- The construction of GD-3 results in a reduction of 24%-33% of the total streamflow at Juba River without taking the various other losses into account (i.e. evaporation, infiltration, transmission losses). Evaporation losses are amplified as one gets closer to the Somali national border. Therefore, the impoundment due to GD-3 could result (significantly more than the 24-33% estimate) in much higher impacts to the total volume of Juba river. A detailed hydrologic model will shed some light onto the total losses due to evaporation/transpiration and infiltration. It is also important to note that all the streamflow data summarized above is from 1963-1990 for Juba River, in other words recent irrigation project completed by the MoWR of Ethiopia along the Genale Dawa river are not considered. Recent streamflow data along Juba within Somalia is vital to make accurate predictions. Historical evaporation measurements or hydrometric data within Ethiopia will clarify the preliminary results.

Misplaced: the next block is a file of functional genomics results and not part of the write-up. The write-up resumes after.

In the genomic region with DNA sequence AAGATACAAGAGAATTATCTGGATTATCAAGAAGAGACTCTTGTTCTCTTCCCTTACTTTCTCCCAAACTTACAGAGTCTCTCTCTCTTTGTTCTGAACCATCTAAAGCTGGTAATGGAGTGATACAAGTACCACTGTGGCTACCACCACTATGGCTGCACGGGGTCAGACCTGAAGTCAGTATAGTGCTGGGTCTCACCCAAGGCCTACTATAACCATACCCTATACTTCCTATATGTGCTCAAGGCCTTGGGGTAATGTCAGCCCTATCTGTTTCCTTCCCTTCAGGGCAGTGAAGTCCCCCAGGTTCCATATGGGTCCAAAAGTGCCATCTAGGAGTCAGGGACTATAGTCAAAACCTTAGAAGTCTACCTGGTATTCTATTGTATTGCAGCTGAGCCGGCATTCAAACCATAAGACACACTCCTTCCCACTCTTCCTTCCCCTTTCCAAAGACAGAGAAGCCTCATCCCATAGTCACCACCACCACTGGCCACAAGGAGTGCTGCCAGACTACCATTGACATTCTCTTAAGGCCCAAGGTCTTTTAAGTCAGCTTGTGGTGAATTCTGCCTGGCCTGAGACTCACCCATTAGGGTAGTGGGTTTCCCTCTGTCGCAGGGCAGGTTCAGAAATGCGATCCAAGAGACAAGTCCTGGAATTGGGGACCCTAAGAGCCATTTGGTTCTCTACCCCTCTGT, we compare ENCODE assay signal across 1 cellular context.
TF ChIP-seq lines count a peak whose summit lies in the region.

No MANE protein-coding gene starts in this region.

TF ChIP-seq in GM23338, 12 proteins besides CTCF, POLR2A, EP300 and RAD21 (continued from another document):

- The construction of GD-3 along with the upcoming two projects (GD5 and GD6) in 2020 will likely diminishes the construction of Baardhere Dam in the future in Somalia and extension of exiting irrigation projects as included in Baardhere study. Similarly, GD-3 Dam will significantly decrease the water availability at Fanoole Barrage, Mogambo irrigation project, and Saakow Dam.
- The Draught Impact Needs Assessment (DINA) completed on October 2017 by the Somali government, various NGOs and the international partners has to be reevaluated based on the completion of GD-3. The framework and the long term solutions will have to incorporate the impacts of the dam on the agricultural communities along the Juba valley.
- New bathometry survey, cross sections and revised rating curves are a must for Juba and Shabelle rivers. The data currently generated by SWALIM/FAO is based on pre-war analysis that established the rating curves. During the last 28 years, the river profile and geometry has changed, and the pre-war rating curve data is no longer applicable.
For more details review the attached report.
Prepared By: Hussein Amiin and Guled (Wiliq) Ahmed
The views expressed in this article remain those of the authors, and do not necessarily reflect those of The Jamhuriyadda, its editorial board or staff.